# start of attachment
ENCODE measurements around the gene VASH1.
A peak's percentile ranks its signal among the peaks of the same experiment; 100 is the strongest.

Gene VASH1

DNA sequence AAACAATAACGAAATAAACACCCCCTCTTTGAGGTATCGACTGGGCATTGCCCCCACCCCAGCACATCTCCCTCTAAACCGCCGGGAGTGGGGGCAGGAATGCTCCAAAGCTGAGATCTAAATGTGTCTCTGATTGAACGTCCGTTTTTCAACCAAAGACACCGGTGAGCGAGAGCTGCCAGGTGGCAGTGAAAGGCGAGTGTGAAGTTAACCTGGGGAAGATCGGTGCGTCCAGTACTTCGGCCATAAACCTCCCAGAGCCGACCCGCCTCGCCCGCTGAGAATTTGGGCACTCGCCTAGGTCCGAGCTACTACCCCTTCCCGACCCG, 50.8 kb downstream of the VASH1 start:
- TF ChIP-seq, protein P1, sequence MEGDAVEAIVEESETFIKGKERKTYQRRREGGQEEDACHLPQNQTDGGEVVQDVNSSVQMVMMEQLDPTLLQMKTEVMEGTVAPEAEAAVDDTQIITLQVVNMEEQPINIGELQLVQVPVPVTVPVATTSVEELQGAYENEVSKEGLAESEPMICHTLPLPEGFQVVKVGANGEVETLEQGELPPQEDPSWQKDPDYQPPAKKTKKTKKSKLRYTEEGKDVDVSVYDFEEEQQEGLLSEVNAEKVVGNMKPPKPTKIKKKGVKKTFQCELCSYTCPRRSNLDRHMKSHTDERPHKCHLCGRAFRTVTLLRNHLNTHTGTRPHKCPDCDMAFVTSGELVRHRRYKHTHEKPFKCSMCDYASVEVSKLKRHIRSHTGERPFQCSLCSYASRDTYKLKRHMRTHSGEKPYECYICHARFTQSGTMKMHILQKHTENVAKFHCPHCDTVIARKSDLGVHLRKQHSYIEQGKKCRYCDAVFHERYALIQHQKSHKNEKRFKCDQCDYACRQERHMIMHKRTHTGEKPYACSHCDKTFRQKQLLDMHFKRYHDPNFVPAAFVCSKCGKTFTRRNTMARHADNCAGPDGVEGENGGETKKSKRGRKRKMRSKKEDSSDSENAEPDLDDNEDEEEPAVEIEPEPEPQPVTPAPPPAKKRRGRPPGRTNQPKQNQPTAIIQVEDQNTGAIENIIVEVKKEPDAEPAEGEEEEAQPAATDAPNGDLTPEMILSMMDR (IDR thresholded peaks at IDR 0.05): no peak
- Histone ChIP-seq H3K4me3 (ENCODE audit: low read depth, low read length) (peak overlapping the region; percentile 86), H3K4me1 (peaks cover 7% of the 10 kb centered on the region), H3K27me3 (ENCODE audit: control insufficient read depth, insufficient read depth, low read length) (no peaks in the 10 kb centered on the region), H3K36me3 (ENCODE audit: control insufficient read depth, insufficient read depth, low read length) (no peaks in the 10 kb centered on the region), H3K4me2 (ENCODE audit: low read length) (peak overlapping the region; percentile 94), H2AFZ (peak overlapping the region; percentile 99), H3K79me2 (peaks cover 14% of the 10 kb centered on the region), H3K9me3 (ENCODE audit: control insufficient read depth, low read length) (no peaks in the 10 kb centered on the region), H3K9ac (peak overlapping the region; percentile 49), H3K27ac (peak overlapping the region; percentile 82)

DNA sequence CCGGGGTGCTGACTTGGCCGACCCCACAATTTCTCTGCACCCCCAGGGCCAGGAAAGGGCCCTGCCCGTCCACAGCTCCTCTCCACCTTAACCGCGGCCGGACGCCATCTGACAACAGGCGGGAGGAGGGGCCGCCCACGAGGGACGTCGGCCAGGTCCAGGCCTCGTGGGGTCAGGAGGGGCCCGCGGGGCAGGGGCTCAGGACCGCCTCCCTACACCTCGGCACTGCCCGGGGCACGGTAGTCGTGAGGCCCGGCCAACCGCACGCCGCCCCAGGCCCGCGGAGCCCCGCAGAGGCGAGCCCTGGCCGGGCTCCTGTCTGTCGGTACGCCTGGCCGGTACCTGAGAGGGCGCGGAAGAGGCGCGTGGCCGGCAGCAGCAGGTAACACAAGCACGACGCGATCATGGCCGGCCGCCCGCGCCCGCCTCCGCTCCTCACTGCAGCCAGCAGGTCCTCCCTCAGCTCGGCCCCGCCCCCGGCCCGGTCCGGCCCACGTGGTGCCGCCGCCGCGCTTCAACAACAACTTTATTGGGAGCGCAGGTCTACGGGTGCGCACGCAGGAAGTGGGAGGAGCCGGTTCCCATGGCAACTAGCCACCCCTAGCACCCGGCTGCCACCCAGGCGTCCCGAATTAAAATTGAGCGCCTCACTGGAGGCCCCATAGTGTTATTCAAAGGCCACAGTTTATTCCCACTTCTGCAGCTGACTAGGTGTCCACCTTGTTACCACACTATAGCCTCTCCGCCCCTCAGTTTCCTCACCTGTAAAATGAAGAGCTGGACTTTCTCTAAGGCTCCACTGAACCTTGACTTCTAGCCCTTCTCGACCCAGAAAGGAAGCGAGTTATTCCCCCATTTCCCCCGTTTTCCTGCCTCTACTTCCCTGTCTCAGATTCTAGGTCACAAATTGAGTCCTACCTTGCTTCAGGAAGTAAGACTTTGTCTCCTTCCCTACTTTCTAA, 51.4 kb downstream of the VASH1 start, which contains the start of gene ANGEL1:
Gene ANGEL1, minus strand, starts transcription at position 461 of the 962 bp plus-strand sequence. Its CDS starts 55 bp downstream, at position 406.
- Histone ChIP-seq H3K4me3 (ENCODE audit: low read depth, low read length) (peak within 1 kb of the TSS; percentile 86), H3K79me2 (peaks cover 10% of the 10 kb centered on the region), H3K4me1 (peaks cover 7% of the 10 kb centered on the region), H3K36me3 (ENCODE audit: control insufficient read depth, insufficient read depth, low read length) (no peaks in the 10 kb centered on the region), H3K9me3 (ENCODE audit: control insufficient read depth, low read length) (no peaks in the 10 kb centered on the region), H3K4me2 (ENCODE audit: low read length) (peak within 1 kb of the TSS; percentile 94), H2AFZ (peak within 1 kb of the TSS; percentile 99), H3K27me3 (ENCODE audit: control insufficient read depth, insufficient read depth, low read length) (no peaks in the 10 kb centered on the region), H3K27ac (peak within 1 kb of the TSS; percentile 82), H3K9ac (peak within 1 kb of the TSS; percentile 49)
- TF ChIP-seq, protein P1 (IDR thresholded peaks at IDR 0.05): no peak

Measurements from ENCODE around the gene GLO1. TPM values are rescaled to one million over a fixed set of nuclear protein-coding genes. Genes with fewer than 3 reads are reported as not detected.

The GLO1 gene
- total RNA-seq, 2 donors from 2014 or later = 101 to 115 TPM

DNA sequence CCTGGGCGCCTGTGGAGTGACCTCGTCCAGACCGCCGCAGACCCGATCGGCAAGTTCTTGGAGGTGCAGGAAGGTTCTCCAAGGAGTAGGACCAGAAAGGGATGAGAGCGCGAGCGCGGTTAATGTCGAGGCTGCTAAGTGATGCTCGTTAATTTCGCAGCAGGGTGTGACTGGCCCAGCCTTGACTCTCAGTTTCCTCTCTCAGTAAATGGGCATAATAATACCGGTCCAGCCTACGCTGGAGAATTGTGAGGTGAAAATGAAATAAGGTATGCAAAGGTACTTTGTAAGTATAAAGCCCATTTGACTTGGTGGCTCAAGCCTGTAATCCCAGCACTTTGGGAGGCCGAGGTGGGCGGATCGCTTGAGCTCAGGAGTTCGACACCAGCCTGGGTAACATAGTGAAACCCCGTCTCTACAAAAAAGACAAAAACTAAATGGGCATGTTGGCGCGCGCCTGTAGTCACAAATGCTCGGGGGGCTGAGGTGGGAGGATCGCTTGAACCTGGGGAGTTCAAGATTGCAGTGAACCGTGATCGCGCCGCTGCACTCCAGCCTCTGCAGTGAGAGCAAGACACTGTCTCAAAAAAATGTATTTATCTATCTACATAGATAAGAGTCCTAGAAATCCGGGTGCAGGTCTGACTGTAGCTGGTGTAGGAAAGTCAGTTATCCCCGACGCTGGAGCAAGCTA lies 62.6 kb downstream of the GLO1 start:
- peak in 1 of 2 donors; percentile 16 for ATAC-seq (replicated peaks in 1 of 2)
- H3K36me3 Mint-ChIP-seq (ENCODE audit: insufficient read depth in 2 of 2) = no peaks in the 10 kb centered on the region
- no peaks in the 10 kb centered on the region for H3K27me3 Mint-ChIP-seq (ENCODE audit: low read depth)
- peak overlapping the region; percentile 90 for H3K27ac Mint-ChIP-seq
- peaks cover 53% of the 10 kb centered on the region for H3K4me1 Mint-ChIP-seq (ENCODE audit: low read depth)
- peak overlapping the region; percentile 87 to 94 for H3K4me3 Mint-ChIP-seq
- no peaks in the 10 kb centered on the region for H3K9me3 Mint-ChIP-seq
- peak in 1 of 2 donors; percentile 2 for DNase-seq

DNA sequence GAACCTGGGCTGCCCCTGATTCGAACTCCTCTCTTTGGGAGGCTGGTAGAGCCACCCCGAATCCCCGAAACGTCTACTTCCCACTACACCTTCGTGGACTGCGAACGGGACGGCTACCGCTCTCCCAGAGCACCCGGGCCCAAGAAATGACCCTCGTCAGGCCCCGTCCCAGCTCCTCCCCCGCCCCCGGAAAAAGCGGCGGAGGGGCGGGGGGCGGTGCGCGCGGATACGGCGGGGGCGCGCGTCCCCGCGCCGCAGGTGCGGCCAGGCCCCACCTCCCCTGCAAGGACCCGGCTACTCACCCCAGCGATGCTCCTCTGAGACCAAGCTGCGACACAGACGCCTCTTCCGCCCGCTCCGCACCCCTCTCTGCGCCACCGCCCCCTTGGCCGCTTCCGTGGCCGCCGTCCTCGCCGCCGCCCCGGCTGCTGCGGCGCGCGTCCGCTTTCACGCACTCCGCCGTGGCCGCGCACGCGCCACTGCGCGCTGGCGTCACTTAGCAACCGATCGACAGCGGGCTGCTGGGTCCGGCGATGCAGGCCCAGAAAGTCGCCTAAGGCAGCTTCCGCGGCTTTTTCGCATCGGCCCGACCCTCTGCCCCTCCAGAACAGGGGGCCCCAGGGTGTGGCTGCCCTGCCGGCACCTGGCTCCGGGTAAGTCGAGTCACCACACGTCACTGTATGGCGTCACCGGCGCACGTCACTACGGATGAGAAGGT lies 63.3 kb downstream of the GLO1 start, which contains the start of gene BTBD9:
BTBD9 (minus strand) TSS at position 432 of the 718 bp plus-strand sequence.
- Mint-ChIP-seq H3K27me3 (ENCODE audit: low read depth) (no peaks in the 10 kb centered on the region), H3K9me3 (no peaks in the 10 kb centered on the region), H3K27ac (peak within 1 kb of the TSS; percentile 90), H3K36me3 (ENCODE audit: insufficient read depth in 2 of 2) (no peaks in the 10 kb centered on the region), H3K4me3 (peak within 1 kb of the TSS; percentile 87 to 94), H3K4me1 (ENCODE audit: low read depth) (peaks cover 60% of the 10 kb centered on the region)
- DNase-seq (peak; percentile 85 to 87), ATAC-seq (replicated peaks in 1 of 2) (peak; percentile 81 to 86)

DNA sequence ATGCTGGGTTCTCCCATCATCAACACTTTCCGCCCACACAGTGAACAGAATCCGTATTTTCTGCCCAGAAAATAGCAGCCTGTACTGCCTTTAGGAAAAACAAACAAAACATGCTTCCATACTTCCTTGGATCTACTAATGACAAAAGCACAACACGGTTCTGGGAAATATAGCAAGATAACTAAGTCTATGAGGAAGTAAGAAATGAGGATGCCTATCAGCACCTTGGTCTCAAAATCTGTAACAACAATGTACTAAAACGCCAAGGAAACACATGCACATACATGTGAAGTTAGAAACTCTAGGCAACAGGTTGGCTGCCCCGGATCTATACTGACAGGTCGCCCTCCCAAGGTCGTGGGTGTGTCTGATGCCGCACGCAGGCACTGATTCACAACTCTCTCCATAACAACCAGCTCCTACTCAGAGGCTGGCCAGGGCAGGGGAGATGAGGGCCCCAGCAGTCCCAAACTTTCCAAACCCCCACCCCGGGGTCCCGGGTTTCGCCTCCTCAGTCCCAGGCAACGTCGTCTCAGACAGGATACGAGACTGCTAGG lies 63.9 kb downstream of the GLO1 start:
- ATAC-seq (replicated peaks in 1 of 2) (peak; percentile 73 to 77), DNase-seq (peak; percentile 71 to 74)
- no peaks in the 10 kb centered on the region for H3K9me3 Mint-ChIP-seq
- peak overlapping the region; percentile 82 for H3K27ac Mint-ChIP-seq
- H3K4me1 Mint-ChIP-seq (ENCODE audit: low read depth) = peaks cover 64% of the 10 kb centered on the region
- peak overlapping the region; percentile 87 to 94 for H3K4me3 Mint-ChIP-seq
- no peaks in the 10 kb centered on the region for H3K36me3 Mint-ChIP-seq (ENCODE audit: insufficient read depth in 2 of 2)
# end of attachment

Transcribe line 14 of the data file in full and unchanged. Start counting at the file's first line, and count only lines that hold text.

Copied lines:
DNA sequence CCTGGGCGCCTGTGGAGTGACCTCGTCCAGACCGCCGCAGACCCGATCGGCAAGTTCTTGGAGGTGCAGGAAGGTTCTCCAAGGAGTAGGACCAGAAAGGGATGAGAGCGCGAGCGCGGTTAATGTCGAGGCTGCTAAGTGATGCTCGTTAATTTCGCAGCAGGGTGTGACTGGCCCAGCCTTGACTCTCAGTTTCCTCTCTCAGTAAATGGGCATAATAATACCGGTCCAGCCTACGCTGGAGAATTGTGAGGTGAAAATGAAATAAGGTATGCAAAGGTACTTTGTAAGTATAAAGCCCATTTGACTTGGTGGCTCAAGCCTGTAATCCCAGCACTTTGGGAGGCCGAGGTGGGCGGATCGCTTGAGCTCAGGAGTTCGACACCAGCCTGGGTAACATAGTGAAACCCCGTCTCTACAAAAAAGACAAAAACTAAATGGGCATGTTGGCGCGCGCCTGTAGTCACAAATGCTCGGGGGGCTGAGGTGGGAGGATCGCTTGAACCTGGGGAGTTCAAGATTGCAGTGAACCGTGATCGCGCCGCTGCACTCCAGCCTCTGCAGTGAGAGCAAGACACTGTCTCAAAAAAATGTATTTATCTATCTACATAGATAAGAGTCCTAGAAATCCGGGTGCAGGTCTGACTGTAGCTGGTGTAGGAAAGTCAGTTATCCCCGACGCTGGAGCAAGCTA lies 62.6 kb downstream of the GLO1 start: